Perhaps Arizona Isn’t In Play After All
Back in April, I made note of polls (here and here) that seemed to suggest that Arizona, which hasn’t gone for a Democrat since Bill Clinton in 1996 (and then only by the slimmest of margins and due in large part to Ross Perot’s presence on the ballot) might be a state that Barack Obama could win in November. Despite the growing population of Hispanics in the state, I was skeptical that Obama could win there. Based on the latest Public Policy Polling look at the state, it would appear that skepticism was well-founded:
Arizona’s looking a little bit less intriguing for Barack Obama than it did three months ago, when PPP polled it in the middle of the Republican primary contest. At the time it was tied but Mitt Romney’s now opened back up a 50-43 advantage in the state.
Arizona makes a rare state where Romney actually has a positive favorability rating, at 46/45. Meanwhile Obama is unpopular there with only 41% of voters approving of his job performance to 56% who disapprove. Romney’s ahead 48-38 with independents. Obama’s dominating the Hispanic vote as he is most places, leading 63-35, but Obama’s going to have to keep it closer with whites than his current 56-36 deficit if he’s going to have a chance at carrying the state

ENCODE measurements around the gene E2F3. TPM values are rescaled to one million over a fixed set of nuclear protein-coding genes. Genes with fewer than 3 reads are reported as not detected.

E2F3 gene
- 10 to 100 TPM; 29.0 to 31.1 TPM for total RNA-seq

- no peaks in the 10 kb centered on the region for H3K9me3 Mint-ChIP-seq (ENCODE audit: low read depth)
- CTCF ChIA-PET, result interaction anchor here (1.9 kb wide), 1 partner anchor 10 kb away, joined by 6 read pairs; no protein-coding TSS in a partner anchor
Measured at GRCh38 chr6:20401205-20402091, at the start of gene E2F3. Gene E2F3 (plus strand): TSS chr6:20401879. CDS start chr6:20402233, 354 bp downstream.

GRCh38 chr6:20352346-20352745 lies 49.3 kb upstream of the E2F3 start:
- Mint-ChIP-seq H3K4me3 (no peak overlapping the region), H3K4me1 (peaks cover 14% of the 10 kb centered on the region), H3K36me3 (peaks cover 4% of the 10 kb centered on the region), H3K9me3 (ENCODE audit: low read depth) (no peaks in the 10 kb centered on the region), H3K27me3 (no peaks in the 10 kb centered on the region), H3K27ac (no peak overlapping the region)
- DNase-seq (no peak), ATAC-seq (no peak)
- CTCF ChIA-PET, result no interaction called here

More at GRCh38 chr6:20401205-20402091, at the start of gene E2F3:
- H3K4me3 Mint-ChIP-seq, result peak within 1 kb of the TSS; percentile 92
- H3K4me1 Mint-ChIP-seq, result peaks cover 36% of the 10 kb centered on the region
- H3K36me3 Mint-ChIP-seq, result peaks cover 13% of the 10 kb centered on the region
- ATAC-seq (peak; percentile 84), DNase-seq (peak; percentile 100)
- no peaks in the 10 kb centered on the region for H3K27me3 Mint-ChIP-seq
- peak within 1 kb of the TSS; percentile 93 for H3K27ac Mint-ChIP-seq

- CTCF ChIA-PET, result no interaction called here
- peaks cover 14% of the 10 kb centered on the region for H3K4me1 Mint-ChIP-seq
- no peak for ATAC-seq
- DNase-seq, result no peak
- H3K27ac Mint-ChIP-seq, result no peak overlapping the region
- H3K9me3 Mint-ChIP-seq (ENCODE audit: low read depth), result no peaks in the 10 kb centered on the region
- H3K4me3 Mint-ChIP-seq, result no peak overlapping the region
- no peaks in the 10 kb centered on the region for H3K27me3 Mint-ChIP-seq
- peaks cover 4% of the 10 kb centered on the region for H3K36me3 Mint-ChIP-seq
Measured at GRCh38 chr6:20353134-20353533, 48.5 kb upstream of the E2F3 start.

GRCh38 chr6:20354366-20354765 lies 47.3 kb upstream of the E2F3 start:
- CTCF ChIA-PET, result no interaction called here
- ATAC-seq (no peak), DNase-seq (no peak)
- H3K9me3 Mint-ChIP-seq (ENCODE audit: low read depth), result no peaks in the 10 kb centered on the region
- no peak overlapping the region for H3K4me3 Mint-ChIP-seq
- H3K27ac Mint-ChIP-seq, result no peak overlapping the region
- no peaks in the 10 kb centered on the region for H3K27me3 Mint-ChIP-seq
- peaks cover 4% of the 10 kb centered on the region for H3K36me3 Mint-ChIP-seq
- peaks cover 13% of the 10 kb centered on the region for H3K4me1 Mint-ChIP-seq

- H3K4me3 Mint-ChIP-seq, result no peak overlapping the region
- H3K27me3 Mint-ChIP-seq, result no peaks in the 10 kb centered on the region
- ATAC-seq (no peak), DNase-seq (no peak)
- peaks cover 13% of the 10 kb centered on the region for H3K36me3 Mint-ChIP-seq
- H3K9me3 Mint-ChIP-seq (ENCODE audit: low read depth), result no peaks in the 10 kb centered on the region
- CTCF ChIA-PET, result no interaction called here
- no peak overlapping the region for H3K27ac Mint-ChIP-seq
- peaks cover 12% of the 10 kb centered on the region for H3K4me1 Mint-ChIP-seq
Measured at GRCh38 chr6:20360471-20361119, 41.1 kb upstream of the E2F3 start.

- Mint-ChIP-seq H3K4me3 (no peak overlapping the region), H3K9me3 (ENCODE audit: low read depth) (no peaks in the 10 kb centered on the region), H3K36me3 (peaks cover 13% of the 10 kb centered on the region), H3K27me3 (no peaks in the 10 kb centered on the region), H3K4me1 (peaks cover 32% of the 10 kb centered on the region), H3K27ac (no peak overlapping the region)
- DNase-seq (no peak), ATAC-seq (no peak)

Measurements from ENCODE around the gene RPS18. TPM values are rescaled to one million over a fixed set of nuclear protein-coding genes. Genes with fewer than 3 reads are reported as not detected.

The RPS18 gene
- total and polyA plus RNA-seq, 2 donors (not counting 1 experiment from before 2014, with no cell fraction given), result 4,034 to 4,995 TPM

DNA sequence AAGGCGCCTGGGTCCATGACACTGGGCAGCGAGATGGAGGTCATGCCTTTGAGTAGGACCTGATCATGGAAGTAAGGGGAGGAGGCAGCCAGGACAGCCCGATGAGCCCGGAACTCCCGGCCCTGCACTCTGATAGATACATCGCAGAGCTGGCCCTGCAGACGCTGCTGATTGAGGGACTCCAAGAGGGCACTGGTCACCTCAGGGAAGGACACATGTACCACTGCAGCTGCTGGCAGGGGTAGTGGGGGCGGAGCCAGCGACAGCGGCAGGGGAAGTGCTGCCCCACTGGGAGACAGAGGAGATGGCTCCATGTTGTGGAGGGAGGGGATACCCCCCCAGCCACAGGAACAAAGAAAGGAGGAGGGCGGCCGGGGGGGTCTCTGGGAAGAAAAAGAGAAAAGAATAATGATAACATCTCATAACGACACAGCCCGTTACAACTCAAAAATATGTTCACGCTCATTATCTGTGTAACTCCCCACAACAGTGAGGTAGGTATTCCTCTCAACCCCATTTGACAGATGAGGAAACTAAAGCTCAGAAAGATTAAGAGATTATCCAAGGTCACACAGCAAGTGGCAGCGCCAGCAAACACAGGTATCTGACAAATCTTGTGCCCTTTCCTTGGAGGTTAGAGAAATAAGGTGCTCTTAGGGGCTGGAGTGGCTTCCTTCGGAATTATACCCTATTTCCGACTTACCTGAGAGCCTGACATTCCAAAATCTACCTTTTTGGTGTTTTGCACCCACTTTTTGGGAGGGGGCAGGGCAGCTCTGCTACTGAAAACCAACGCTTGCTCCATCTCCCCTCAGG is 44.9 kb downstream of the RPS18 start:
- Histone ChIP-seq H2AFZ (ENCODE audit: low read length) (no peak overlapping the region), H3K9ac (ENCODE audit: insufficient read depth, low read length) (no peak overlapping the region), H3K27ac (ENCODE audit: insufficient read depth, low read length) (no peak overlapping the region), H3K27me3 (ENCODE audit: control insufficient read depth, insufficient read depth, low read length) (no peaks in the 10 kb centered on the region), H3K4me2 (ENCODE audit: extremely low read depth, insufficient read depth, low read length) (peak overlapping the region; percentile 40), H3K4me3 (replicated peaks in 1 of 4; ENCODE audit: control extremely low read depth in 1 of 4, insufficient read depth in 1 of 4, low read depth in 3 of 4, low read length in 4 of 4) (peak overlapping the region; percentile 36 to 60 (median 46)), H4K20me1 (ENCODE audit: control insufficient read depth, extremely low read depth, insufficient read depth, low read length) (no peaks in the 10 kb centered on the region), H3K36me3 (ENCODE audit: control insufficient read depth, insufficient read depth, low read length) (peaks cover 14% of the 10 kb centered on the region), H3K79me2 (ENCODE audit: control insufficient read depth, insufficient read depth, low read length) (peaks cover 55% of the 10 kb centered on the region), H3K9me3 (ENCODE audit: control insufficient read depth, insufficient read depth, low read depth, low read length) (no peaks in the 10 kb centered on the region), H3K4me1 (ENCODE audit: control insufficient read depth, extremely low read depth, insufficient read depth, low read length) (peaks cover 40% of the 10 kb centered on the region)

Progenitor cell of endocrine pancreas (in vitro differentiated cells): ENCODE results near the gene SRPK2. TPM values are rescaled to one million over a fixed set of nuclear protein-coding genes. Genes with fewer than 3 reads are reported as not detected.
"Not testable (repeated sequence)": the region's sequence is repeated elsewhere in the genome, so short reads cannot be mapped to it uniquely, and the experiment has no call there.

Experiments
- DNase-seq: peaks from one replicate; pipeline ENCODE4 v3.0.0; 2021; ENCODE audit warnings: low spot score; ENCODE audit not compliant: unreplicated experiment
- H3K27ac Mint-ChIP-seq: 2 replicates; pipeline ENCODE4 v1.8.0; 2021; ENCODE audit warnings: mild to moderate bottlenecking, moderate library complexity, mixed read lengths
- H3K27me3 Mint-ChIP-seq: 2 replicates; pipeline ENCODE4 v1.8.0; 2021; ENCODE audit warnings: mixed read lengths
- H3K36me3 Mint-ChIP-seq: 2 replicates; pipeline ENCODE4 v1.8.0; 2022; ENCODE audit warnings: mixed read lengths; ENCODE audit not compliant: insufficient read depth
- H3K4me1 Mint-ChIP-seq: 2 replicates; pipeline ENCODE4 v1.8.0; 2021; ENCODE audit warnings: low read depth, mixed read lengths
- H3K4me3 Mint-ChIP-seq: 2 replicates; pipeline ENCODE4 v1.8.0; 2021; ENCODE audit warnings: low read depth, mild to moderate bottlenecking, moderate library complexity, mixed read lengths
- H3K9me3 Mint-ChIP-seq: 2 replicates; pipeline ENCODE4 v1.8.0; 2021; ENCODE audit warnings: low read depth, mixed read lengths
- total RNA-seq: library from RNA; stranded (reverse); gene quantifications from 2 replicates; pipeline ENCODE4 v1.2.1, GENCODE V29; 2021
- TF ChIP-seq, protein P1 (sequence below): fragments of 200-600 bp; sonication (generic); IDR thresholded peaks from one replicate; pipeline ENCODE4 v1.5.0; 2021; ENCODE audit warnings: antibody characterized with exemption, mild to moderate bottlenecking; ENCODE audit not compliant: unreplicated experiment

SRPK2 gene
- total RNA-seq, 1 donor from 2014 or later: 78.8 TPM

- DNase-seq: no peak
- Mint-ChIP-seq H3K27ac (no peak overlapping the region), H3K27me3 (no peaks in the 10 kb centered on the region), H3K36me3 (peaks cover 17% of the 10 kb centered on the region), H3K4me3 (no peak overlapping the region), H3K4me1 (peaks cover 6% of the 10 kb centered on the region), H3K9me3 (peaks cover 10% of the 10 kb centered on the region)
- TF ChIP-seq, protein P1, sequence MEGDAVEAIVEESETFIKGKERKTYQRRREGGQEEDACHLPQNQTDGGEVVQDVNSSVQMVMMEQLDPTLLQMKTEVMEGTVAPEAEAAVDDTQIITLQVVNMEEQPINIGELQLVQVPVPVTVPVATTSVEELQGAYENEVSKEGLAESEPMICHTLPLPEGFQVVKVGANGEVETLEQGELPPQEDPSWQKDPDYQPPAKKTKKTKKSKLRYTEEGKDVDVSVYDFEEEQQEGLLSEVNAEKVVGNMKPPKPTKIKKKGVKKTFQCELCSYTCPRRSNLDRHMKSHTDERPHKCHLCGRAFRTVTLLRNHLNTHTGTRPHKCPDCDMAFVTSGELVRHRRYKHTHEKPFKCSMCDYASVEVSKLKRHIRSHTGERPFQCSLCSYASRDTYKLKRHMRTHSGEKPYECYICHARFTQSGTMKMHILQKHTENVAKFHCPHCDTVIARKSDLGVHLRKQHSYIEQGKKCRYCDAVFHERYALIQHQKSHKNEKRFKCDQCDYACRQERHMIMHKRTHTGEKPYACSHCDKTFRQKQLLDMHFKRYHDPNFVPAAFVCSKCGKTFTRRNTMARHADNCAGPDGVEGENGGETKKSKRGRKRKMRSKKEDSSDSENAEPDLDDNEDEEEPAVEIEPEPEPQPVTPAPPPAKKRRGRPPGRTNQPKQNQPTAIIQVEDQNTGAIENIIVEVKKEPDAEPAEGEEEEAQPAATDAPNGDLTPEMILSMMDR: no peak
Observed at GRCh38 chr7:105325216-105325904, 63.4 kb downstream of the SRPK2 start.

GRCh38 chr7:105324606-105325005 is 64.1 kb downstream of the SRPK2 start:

There is one potential spoiler for Romney, though, and it comes in the person of Libertarian Party nominee Gary Johnson:
One thing that could make the race more competitive in Arizona, perhaps more so than other states, is Gary Johnson’s presence on the ballot as the Libertarian candidate. He pulls 9% in Arizona and he takes a lot more support away from Romney than he does Obama, narrowing Romney’s lead in the state to 45-41. History suggests it’s quite unlikely Johnson would really pull 9% in the end but it shows how many voters are unhappy with their main choices in this race.
Johnson’s performance in the poll is likely due to the fact that he served for eight years as Governor of neighboring New Mexico so there’s some name recognition going on there, and while it’s true that Johnson is unlikely to pull 9% on Election Day, it’s still interesting to see that much of the electorate willing to think about another candidate at the moment.